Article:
Salvation is not about intellectual assent to a set of propositions.  We, as Baptists, have always known that.  This is why we talk about a “personal relationship” with God, through Jesus.  We know that it is the encounter with the risen Christ that changes everything.

It changed everything for Thomas, getting to meet Jesus again, for the first time.

It changes us, too.

What does this change look like? The Bible is always talking about making things new, and we are not the exception to that.  We must, Jesus tells us in John chapter 3, be born again.  And like Nicodemus we are left asking “how, what does it look like?”

It looks like transformation.  “Do not be conformed to this world, but be transformed by the renewal of your mind.”  Transformed.  Changed utterly.  Something new.  Born Again.

Last week, Joe [ed: the Senior Pastor of Second Baptist]  spoke of Jefferson and his “bible” where he literally cut and pasted the aspects of the Gospels that he wanted to ascent to.  Jefferson called this volume The Life and Morals of Jesus of Nazareth.  In the Preface to a recent addition, Forrest Church, son of Senator Frank Church, describes his father giving him a copy of the Jefferson Bible when he was about 10 years old.  His father gave him a Jefferson quote to go along with the book, “It is in our lives and not our words that our religion must be read.”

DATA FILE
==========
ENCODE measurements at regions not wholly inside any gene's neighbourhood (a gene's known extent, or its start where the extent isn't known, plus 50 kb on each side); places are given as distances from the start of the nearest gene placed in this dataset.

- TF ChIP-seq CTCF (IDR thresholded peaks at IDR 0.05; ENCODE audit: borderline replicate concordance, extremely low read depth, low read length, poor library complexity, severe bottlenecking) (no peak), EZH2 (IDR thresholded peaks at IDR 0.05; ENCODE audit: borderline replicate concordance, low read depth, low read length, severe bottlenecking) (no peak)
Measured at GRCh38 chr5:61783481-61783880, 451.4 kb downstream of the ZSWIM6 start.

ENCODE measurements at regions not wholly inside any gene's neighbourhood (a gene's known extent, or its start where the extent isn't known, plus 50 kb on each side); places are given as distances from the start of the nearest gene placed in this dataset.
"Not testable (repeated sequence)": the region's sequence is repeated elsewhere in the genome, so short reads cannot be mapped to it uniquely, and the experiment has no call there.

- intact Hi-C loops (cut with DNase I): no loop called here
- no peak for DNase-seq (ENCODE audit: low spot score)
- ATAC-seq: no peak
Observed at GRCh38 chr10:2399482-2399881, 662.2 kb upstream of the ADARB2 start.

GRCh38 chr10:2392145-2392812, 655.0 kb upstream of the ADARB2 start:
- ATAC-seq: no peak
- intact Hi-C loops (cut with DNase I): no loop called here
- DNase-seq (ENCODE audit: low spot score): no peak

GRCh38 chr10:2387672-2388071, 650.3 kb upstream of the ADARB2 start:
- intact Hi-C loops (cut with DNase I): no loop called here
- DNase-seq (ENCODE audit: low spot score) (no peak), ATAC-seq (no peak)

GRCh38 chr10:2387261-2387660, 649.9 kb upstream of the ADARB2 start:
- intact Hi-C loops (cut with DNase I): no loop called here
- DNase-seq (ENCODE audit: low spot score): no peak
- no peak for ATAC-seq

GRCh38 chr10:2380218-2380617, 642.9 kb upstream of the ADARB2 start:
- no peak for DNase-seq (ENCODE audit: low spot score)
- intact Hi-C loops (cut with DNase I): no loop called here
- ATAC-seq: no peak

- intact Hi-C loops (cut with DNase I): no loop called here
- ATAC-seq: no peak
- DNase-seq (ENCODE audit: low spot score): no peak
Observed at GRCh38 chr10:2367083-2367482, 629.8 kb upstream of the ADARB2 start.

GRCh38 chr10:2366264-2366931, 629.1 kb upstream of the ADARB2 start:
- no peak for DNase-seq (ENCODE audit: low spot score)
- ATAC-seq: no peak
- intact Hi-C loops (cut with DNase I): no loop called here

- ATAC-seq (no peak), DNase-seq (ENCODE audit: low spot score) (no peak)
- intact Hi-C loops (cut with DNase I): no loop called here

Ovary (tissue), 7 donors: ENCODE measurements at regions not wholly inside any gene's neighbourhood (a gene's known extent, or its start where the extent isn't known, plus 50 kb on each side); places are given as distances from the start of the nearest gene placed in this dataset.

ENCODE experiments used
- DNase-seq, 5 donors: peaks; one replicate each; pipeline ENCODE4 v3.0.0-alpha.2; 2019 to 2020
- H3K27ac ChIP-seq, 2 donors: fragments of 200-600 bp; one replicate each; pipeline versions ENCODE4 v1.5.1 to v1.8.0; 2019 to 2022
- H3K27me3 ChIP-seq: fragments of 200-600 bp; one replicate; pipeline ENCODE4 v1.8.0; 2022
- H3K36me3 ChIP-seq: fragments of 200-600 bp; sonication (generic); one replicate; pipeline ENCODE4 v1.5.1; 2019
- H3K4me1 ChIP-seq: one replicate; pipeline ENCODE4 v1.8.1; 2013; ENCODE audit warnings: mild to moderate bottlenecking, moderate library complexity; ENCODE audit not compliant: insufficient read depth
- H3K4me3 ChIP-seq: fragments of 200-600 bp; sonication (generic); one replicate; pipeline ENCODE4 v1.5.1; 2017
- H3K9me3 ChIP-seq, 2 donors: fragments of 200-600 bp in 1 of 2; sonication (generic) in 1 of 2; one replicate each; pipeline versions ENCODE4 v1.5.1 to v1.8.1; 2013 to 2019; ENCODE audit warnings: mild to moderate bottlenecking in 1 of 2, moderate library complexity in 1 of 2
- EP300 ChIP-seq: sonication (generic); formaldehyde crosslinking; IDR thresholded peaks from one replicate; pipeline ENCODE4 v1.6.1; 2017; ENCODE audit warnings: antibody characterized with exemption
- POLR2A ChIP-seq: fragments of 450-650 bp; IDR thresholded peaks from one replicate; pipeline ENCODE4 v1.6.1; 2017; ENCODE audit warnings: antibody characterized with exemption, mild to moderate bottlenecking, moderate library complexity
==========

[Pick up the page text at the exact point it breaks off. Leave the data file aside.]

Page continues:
Jefferson is an enigmatic figure.  One biography of him is even entitled The American Sphinx.  We all know the details, how Jefferson spoke out against slavery, even included condemnation of the slave trade in the first draft of the Declaration  In Note On the State of Virginia, Jefferson expressed his belief that slavery was damaging to both enslaved persons and slave owners.  And yet when he died, he owned a large number of enslaved persons, 130 of whom were actioned off to try and settle the estates grand debts.

I want to introduce you to another man of the founding generation, a man you may have never heard of, Robert Carter III, or RC3 as I affectionately call him.  Robert Carter III was the grandson of Robert “King” Carter and probably the wealthiest man in Virginia at the start of the Revolution.  At a time when most men in Virginia were in debt, one of the men they owed money too was Robert Carter.  Even the royal governor owed Carter money.  Carter had been on the Governors council, but as many did, even though he supported independence, we stepped away from politics as the war began.